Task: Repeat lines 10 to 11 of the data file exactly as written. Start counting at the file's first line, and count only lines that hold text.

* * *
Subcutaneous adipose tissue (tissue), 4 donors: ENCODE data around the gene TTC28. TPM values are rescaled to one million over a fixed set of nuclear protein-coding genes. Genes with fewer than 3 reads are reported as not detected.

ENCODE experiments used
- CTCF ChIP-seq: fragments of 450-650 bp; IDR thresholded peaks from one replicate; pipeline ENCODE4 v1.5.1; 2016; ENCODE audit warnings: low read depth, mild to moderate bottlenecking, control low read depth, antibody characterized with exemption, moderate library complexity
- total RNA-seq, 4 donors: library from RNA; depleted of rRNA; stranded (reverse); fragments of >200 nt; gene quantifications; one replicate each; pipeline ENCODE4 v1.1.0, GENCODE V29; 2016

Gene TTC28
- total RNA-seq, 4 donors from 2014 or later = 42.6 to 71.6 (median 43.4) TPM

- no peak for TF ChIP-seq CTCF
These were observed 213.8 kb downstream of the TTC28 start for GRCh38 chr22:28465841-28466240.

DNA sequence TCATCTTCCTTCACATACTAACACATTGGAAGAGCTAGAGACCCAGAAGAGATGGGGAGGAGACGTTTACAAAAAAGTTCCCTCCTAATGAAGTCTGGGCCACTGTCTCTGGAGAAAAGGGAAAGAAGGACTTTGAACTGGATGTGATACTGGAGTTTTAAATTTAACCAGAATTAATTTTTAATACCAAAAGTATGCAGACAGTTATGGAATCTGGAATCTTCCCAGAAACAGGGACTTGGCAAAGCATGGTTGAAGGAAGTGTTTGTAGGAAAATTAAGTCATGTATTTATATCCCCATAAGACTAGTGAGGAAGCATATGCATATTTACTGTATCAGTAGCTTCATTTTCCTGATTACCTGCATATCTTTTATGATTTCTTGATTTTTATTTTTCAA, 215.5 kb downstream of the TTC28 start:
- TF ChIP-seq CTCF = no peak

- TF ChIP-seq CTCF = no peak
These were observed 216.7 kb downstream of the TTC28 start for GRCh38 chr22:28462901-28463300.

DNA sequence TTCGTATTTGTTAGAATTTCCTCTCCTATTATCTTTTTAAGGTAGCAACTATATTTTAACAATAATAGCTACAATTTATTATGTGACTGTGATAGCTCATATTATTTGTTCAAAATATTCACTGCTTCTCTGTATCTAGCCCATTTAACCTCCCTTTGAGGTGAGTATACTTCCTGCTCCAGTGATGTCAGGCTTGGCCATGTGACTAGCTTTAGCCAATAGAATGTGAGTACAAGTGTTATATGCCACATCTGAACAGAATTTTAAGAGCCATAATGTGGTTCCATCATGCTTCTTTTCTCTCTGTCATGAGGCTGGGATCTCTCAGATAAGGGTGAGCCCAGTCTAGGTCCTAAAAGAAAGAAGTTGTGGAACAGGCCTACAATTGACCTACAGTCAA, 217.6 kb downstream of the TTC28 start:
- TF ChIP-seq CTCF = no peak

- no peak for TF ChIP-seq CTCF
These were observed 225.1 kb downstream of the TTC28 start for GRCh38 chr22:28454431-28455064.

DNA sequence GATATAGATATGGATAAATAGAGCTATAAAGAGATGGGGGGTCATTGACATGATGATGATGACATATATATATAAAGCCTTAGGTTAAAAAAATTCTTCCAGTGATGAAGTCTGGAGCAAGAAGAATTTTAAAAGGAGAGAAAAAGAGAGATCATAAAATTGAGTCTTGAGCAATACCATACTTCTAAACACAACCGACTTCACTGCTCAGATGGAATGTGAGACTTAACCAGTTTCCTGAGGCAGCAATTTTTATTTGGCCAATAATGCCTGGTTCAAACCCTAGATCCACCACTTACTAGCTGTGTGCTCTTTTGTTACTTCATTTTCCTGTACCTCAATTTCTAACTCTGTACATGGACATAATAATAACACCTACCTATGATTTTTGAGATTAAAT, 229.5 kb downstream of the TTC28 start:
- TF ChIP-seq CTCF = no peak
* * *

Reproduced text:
- TF ChIP-seq CTCF = no peak

- TF ChIP-seq CTCF = no peak